Toughest riding day. No, Really!

Our route sheet’s destination for today is listed as Mellila, but actually we head to Ceuta instead, because the ferry schedules to mainland Spain are better than from Mellila. The roads leaving Fes are as challenging as the ones going to it. Small villages are crowded with people going to market. Tight twisty roads have changeable surfaces. We’ve got an aggressive schedule to meet up two miles from the border at 1pm for a group crossing.

Cathy and I leave before the group and are having a good ride. We stop for gas at 100 miles, so our tanks will be near empty when we get to Malaga for airfreight to Buenos Aires. Some folks catch up and we’re riding through beautiful sweeping curves. Cathy’s riding well and her line through a right hand curve looks good. Unfortunately, there was a spill of diesel fuel on the road and her tire slipped out and down she went. Our guides fan out and block the traffic. Kevin pulls in front and turns on his flashers. Cathy gets up and is guided to the side of the road. Safety equipment has done its job. One pannier is dented, the crash bars are scratched and her riding suit has a couple of small tears. Lingering soreness was less than her slip in a bathtub the week before. We didn’t get any pictures because we were too busy keeping traffic away from her and getting the bike off the road.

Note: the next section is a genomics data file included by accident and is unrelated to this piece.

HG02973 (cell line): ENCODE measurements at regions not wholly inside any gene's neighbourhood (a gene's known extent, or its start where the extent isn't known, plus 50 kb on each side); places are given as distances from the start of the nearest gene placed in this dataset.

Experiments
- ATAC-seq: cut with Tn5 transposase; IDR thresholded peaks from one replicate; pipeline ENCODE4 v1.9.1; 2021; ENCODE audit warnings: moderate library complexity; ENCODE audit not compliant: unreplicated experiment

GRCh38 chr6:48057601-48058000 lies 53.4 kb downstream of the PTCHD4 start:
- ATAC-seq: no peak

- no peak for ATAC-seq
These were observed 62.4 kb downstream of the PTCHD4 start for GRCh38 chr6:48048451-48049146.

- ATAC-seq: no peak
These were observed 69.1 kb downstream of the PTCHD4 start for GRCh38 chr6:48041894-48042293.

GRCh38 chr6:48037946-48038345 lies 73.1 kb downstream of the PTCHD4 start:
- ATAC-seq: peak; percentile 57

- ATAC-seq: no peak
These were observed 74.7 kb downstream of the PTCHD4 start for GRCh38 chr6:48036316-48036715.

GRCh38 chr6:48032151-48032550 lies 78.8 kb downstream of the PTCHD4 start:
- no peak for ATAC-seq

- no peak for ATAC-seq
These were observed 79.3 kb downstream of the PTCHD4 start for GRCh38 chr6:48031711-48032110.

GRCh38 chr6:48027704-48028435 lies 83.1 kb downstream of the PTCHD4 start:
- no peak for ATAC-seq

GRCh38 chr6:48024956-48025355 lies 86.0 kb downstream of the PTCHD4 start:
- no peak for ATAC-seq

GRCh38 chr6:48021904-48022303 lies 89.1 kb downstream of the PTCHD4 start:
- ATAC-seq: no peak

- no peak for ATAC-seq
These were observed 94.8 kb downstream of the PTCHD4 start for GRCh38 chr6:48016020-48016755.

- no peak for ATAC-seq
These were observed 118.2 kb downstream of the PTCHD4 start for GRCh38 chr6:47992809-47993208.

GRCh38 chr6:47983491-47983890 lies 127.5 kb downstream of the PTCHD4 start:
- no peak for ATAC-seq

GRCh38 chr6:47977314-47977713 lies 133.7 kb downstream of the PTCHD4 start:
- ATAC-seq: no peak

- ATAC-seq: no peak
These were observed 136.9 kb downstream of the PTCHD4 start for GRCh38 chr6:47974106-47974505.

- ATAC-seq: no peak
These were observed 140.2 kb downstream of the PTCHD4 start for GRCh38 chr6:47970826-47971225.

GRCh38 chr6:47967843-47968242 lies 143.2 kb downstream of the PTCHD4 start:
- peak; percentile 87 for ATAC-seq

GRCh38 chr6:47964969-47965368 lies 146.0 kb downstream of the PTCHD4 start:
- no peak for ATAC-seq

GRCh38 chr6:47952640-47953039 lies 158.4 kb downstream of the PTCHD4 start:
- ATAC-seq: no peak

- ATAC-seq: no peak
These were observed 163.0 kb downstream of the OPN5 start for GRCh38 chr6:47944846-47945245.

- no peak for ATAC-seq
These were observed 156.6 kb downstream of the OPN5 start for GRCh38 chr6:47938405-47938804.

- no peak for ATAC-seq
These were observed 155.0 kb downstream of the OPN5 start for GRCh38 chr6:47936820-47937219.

Later in the day, another of our group went down on the same curve. Two other riders went down on gravel on the road. We are all experienced motorcyclists and not overly aggressive. Our average age is mid-fifties. These are demanding roads and unexpected surface changes can rapidly change our day. It was unfortunate that all these mishaps happened on our final day of memorable riding in Moroc.

We’re on the African continent, but are leaving Morocco and crossing into Spain. The border was a non-event. Nondescript guard shacks line the barbed-wire enclosed road. We line up and get our passport stamped as leaving Morocco. Climbing back on the bikes, we ride ten meters past a guard who checks our stamps, to another row of shacks. Kevin finds an open door and explains the group. The group follows individually with our entry permits for our bikes in hand. The guard looks at the paper with the entry stamp and asks “Where is the motorcycle?” “Outside,” I answer. He remains seated, stamps the top and bottom of the form, tears off the lower half and hands it to me. “Bon voyage.” We get back on the bikes, ride another 50 meters and are waved into Spain.

Two miles later we’re at our hotel, where we can order beer and drink water from the tap. Woman’s hairdos can be seen again and Christmas lights and decorations are everywhere. Calls to prayer are nowhere to be heard. We relax and tell battle stories about our adventures and missteps.

Thursday 16-Dec Fes to Mellila 235 miles

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